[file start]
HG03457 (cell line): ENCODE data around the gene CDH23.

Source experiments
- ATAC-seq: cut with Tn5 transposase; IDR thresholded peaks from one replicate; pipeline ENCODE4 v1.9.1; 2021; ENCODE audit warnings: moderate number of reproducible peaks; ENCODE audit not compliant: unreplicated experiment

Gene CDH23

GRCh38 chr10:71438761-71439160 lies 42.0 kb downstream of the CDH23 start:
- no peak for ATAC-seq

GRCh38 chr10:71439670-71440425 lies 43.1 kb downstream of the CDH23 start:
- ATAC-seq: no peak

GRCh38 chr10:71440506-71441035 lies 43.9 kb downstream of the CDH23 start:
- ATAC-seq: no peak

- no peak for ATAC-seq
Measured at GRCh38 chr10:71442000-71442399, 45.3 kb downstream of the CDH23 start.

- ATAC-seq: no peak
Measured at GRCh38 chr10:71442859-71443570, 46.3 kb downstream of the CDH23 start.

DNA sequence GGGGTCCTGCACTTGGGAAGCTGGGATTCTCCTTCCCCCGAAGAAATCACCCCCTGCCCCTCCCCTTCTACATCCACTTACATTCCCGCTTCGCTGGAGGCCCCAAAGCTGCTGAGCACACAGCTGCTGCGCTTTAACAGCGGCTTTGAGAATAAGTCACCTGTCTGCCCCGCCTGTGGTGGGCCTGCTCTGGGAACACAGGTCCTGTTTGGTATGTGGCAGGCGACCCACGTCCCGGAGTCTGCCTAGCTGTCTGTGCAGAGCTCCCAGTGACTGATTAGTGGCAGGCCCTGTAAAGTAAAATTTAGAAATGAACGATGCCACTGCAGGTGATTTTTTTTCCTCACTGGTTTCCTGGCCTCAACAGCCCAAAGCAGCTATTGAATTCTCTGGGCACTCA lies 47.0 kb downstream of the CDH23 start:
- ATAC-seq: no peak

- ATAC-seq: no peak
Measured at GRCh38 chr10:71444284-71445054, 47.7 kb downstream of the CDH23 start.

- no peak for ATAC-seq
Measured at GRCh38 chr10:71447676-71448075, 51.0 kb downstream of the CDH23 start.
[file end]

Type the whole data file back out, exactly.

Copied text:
HG03457 (cell line): ENCODE data around the gene CDH23.

Source experiments
- ATAC-seq: cut with Tn5 transposase; IDR thresholded peaks from one replicate; pipeline ENCODE4 v1.9.1; 2021; ENCODE audit warnings: moderate number of reproducible peaks; ENCODE audit not compliant: unreplicated experiment

Gene CDH23

GRCh38 chr10:71438761-71439160 lies 42.0 kb downstream of the CDH23 start:
- no peak for ATAC-seq

GRCh38 chr10:71439670-71440425 lies 43.1 kb downstream of the CDH23 start:
- ATAC-seq: no peak

GRCh38 chr10:71440506-71441035 lies 43.9 kb downstream of the CDH23 start:
- ATAC-seq: no peak

- no peak for ATAC-seq
Measured at GRCh38 chr10:71442000-71442399, 45.3 kb downstream of the CDH23 start.

- ATAC-seq: no peak
Measured at GRCh38 chr10:71442859-71443570, 46.3 kb downstream of the CDH23 start.

DNA sequence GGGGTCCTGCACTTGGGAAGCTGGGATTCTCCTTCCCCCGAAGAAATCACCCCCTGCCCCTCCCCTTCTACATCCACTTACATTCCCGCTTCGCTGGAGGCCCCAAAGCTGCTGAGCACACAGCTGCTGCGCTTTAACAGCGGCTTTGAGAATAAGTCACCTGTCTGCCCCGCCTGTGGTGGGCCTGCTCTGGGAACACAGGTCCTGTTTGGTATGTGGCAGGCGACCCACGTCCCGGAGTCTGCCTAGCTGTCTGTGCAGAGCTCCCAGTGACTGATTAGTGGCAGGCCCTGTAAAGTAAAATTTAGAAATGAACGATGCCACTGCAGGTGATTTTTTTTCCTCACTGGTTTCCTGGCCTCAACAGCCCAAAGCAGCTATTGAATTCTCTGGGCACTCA lies 47.0 kb downstream of the CDH23 start:
- ATAC-seq: no peak

- ATAC-seq: no peak
Measured at GRCh38 chr10:71444284-71445054, 47.7 kb downstream of the CDH23 start.

- no peak for ATAC-seq
Measured at GRCh38 chr10:71447676-71448075, 51.0 kb downstream of the CDH23 start.